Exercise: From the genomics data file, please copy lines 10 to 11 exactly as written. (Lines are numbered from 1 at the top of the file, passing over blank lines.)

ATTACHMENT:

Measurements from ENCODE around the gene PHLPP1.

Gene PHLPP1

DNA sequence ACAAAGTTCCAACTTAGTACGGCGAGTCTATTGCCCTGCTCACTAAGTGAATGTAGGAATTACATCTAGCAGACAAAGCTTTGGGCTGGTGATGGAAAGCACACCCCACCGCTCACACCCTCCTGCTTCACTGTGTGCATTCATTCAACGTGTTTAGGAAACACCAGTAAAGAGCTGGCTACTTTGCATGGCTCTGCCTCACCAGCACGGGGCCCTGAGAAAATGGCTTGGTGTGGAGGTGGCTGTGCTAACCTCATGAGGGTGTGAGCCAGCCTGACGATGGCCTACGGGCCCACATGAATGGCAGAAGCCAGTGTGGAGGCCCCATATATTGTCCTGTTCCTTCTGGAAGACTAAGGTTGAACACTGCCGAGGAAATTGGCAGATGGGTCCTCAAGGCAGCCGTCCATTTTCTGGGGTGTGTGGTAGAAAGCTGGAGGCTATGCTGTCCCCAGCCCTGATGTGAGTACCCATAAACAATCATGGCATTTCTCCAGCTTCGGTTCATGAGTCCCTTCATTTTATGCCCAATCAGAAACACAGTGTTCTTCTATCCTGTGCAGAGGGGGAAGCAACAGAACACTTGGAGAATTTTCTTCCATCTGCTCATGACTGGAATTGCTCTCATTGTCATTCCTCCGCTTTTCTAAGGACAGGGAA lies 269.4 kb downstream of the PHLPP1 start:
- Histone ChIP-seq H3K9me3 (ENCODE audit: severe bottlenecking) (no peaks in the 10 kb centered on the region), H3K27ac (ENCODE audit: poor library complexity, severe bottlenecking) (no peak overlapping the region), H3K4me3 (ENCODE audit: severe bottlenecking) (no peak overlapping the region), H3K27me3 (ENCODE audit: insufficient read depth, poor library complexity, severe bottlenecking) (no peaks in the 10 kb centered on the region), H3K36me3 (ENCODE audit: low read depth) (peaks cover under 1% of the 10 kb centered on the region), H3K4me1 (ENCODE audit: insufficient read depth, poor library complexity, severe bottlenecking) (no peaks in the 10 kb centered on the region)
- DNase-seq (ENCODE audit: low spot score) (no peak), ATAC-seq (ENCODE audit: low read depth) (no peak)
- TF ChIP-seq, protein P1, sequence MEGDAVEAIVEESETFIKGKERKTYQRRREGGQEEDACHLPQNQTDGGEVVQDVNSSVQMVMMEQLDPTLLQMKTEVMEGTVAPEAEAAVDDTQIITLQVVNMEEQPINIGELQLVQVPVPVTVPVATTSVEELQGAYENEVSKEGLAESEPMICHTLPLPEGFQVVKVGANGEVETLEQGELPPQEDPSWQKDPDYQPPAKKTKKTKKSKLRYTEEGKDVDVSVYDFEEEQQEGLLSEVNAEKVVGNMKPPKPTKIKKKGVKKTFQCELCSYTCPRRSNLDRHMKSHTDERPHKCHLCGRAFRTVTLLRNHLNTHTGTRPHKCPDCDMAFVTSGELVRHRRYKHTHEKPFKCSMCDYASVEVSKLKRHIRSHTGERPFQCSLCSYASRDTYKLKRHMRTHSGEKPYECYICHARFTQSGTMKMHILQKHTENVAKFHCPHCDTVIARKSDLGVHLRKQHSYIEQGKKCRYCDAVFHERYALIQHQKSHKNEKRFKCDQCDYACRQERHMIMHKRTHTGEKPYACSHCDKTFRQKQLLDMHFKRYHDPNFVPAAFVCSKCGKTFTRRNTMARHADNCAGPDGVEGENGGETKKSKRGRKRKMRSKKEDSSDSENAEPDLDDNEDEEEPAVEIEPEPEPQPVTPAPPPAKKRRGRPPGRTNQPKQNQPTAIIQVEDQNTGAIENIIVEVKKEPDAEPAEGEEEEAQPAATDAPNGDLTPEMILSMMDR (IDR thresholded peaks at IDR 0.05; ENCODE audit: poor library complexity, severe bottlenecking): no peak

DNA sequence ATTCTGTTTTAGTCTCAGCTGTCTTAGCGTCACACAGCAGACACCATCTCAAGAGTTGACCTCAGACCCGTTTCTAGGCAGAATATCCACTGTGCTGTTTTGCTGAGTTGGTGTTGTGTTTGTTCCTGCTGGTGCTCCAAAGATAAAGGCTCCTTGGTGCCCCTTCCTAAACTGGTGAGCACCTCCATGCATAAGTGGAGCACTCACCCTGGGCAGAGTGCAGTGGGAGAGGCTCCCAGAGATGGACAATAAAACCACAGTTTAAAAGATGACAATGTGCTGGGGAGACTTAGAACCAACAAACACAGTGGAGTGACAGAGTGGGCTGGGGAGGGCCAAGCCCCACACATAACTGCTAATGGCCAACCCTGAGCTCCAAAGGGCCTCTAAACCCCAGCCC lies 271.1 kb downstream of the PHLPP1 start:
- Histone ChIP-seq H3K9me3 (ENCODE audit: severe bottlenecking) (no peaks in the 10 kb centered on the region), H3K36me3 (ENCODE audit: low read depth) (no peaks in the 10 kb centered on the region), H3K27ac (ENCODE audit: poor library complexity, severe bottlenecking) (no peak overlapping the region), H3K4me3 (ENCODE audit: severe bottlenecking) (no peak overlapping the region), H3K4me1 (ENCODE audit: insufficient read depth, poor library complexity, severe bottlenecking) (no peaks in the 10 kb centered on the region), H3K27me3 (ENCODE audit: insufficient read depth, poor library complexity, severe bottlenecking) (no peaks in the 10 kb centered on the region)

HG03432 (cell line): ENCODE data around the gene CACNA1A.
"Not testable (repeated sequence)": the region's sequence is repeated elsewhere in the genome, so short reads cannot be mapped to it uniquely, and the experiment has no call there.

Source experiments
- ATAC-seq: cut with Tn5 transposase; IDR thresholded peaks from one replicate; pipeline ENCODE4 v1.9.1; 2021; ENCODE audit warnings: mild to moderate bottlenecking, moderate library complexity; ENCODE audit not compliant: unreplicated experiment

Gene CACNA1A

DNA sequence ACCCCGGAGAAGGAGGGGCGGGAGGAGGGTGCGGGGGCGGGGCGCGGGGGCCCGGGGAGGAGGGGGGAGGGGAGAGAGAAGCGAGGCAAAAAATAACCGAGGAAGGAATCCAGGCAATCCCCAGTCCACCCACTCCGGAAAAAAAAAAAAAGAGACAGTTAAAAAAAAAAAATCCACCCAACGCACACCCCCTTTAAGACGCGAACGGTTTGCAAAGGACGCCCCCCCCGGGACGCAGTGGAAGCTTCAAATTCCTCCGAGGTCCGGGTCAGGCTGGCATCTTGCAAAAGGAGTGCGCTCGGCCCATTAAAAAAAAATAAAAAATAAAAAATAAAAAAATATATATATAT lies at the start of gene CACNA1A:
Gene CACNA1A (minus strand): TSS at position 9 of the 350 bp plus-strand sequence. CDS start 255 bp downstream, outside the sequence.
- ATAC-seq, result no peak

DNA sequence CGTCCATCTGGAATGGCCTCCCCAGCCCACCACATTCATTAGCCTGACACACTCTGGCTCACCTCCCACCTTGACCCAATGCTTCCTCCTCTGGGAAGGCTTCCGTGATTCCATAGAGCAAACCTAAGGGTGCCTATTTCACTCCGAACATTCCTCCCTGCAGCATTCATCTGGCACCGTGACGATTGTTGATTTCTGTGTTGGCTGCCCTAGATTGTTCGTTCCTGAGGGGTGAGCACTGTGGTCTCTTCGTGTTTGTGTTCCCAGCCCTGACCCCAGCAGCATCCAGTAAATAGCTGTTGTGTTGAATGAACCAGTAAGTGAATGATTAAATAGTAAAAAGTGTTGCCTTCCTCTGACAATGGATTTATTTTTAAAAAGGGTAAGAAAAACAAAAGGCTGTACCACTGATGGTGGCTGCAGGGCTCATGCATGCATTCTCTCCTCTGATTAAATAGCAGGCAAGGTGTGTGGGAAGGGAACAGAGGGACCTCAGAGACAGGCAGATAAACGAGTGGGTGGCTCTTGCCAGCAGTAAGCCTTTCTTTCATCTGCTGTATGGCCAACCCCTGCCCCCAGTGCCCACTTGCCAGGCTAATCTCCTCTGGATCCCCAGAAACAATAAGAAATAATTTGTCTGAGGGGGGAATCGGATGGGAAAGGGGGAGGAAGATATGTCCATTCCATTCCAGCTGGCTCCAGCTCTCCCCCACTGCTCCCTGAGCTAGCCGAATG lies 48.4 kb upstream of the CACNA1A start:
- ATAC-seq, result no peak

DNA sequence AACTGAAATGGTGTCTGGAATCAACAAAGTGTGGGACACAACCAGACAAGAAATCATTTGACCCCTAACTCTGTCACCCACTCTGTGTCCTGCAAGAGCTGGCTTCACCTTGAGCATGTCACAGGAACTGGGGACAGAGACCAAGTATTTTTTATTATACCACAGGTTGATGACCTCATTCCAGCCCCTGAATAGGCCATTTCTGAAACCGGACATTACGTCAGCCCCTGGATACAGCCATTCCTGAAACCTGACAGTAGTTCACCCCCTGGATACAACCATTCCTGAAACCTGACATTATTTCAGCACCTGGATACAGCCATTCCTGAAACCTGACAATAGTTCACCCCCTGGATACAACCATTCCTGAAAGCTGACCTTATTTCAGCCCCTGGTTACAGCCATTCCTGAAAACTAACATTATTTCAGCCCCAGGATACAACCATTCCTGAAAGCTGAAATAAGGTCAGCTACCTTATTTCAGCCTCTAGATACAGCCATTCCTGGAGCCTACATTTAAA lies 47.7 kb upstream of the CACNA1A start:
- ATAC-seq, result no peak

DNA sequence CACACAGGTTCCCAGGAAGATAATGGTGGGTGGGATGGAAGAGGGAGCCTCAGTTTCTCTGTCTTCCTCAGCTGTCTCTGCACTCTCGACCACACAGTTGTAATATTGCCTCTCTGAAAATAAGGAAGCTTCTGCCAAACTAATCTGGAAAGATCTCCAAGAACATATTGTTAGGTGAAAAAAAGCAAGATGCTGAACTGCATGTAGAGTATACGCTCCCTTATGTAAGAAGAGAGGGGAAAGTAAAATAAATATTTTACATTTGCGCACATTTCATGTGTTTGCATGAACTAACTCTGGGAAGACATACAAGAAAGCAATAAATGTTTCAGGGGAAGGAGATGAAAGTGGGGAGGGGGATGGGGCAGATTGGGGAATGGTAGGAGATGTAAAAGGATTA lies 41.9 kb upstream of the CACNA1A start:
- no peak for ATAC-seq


"Not testable (repeated sequence)": the region's sequence is repeated elsewhere in the genome, so short reads cannot be mapped to it uniquely, and the experiment has no call there.

Source experiments